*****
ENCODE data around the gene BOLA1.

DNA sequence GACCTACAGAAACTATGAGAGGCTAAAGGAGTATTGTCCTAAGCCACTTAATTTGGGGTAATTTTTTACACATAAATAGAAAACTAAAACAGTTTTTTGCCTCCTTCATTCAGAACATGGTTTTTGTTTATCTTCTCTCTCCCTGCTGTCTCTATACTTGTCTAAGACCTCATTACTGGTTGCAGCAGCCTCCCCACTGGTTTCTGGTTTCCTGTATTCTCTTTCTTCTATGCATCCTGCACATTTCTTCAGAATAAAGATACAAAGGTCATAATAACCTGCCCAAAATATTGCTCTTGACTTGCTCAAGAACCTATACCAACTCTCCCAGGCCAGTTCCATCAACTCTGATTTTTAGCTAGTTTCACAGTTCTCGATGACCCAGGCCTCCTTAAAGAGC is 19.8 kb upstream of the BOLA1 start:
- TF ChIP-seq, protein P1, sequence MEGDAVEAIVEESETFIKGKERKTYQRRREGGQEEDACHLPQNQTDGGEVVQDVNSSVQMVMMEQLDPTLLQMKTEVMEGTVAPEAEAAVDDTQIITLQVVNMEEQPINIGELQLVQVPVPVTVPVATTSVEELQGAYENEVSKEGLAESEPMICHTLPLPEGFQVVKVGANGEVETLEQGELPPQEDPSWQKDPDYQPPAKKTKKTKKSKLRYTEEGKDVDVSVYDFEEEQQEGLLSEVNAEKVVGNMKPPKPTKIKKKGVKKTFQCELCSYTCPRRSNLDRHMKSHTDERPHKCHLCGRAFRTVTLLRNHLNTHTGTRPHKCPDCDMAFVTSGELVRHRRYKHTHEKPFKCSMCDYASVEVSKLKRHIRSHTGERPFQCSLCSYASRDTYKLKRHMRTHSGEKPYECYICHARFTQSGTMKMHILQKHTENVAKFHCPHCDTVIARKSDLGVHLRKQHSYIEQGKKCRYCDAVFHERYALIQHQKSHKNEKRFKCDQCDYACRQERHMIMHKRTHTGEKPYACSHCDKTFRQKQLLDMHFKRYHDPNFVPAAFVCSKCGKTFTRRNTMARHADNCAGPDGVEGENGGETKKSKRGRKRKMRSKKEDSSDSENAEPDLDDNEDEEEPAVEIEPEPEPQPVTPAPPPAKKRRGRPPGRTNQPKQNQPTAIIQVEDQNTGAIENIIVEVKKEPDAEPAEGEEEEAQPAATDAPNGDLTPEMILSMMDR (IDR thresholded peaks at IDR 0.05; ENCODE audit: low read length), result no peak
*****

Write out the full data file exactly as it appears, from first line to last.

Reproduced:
ENCODE data around the gene BOLA1.

DNA sequence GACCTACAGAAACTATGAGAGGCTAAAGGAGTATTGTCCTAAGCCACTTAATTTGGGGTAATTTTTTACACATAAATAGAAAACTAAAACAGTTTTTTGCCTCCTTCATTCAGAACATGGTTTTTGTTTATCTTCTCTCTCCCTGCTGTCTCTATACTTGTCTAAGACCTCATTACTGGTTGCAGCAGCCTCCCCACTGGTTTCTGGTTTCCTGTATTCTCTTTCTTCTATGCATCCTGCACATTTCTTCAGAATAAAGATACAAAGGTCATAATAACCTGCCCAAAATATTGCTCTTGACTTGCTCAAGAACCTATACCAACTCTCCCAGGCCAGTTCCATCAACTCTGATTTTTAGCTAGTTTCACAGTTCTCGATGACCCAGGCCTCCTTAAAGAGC is 19.8 kb upstream of the BOLA1 start:
- TF ChIP-seq, protein P1, sequence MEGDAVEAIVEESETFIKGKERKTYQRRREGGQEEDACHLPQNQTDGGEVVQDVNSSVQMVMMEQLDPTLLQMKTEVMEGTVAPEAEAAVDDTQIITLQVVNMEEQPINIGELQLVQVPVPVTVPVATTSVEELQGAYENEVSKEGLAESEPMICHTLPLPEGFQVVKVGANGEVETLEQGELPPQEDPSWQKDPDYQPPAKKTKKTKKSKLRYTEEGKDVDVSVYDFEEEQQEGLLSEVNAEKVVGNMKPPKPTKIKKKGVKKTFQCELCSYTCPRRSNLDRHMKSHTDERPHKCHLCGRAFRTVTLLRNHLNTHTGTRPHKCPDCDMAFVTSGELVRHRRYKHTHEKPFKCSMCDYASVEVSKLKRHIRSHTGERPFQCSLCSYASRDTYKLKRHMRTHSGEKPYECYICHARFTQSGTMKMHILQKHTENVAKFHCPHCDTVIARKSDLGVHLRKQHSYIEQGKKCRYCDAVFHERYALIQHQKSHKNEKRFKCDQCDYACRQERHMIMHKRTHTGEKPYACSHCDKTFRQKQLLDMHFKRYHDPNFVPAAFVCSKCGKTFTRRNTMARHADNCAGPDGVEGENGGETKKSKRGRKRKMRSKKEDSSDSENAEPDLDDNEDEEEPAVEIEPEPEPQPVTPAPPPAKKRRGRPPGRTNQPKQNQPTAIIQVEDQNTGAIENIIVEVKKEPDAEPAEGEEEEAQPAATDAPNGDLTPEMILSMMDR (IDR thresholded peaks at IDR 0.05; ENCODE audit: low read length), result no peak